Drying usually takes about half an hour or less in a dry climate and/or if you use fans. Once dry, you might want to apply another layer of disinfectant, especially if you’re attempting to control an infectious disease outbreak.
Scott Weese, DVM, DVSc, Dipl ACVIM, professor at the University of Guelph in Ontario, Canada, has a special interest in infection control. “Good infection control and biosecurity practices should reduce the risk of an infectious horse being turned out into a paddock or pasture, thereby reducing the concern for disinfection methods” for these enclosures, he says. But, when a circumstance arises that requires diligent disinfection throughout the farm, what can you do?
Regarding the feasibility of disinfecting paddocks and fences, Weese says, “It is hard to disinfect rough and porous surfaces, such as wooden fence rails, and the amount of fencing that would have to be disinfected is often prohibitive. Sunlight is a good disinfectant for these areas, killing most pathogens fairly quickly, especially if it’s dry.
“However, the risks of paddocks and fencing as reservoirs for infection are probably limited for most pathogens,” he continues. “It is most important to pay attention to horse-to-horse contact as well as common fomites (inanimate objects that transfer pathogens) and vectors such as tack, peoples’ hands, and clothing.”
Don’t forget to disinfect water tanks and vessels; water is a known vehicle for transmitting many diseases, including strangles (caused by Streptococcus equi). “Drain the tanks, scrub to remove debris, apply a disinfectant for the required contact time, and then rinse thoroughly to remove any disinfectant residue,” says Weese. The same procedure applies to feeders, especially those shared among horses.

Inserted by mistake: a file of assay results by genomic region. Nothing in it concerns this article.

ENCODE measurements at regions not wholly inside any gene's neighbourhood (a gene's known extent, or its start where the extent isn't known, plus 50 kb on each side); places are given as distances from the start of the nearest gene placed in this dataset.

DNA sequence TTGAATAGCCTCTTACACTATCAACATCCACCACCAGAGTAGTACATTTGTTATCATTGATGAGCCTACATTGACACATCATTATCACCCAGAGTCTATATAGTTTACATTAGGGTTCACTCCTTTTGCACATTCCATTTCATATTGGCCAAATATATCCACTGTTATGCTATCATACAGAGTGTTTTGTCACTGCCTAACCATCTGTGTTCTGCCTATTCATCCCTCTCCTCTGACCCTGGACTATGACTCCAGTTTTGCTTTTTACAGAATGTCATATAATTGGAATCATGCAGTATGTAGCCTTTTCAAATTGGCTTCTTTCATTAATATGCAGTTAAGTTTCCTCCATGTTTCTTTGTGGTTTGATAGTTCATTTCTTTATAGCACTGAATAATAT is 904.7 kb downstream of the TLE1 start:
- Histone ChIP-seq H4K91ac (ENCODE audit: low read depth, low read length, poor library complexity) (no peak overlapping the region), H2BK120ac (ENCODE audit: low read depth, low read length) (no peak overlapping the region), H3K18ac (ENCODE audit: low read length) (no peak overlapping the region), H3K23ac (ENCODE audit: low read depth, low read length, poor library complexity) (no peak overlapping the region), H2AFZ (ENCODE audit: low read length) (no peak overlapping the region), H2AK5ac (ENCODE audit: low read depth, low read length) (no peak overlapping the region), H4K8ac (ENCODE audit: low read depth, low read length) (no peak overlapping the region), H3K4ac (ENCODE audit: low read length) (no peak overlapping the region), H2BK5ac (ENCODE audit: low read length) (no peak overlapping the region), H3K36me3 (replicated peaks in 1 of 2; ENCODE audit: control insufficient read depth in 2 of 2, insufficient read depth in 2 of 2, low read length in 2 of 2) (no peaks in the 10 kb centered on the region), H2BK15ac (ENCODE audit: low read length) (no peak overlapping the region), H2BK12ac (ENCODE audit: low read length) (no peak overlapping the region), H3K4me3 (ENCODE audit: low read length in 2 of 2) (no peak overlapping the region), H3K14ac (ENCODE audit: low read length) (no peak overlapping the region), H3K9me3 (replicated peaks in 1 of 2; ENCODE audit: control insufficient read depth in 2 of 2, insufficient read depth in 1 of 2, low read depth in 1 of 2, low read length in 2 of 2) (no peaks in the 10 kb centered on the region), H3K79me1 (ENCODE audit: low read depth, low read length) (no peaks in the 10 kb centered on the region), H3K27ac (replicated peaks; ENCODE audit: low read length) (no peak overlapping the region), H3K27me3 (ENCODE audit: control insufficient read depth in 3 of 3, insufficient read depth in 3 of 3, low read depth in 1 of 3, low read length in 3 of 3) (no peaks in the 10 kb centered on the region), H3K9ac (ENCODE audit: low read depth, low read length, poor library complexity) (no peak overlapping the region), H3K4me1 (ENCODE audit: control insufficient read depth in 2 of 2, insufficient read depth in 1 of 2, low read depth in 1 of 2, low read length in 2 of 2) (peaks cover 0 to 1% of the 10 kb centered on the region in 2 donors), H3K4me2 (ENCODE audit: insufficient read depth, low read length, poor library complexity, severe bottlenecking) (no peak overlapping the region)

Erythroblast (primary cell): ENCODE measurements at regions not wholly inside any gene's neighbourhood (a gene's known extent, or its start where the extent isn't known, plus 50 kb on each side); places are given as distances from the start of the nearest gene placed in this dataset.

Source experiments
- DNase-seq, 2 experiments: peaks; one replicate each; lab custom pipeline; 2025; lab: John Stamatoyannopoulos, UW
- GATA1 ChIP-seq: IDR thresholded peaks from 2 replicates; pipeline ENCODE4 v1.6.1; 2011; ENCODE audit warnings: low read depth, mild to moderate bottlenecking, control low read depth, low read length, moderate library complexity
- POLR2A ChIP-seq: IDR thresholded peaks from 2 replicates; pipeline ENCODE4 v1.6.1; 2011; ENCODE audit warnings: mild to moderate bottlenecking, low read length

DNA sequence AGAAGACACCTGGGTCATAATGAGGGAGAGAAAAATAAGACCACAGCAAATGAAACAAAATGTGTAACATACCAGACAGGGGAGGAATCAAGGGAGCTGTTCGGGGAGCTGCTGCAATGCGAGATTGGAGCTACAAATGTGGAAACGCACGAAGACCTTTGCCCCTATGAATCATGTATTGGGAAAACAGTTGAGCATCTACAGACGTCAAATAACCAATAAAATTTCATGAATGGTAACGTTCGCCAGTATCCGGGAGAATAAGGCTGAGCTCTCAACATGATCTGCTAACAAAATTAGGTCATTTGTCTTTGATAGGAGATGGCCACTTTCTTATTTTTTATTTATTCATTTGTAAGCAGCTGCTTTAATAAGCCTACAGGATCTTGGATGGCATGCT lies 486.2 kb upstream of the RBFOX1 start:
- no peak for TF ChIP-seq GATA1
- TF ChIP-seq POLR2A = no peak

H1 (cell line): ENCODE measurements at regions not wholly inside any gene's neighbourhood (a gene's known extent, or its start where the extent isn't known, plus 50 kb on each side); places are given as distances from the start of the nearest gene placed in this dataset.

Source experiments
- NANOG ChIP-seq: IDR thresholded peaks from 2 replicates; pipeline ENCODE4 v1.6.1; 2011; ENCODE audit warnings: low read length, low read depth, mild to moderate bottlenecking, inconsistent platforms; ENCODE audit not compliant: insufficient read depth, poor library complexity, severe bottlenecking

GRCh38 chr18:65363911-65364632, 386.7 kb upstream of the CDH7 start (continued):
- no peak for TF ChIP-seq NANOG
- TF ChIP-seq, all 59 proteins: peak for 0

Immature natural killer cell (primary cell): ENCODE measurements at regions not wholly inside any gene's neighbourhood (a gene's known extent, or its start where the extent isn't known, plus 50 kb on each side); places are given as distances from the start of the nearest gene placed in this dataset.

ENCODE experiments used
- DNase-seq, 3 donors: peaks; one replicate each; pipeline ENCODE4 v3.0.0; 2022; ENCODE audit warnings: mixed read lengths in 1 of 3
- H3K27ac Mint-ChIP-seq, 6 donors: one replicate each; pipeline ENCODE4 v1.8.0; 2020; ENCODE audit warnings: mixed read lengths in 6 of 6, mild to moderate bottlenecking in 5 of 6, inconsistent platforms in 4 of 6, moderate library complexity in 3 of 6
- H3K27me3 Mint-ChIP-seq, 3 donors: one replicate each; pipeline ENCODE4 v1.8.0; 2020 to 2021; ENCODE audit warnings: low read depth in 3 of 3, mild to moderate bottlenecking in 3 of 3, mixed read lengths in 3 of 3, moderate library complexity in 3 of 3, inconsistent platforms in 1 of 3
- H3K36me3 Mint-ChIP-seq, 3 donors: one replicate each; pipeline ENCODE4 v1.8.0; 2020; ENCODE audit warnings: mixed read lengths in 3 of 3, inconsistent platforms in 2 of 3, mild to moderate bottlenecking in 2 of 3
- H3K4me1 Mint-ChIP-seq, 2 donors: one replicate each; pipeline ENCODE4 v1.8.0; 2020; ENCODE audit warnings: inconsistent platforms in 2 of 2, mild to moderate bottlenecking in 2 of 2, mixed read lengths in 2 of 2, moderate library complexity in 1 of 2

Types of Disinfectants
Germicidal activity (the ability to kill microorganisms) depends on chemical concentration, temperature, pH level, and the presence of organic debris. There is no single disinfectant that possesses all desirable characteristics: the ability to kill all pathogens; nontoxic to horse and human; environmentally safe and biodegradable; noncorrosive and not harmful to surfaces; and stable and effective at wide temperature ranges. Often, property owners must compromise on some of these features, depending on what’s most important for their situation. Always read the label on the back of the disinfectant bottle to identify the names of active ingredients so you know what you are using and how to use it.
“The key for success is in using the disinfectant correctly,” Weese advises. “The best disinfectant won’t work if used improperly.”
Accelerated hydrogen peroxide (AHP) is Weese’s preferred disinfectant. “While it is more commonly used in clinics than farms, some are starting to use it as a general purpose disinfectant,” he says.
The disinfectant is comprised of hydrogen peroxide, surfactants and wetting agents to maximize penetration, and chelating agents to reduce water hardness. A cleaning agent as well as a disinfectant, AHP is relatively safe to use and doesn’t persist in the environment. You can use it on most surfaces, although it might cause discoloration or pitting on copper, brass, or nonferrous metals.
Virkon S is another broad-spectrum germicidal peroxygen compound that’s effective against equine viruses and bacteria. Weese says it’s somewhat more caustic than AHP but quite effective.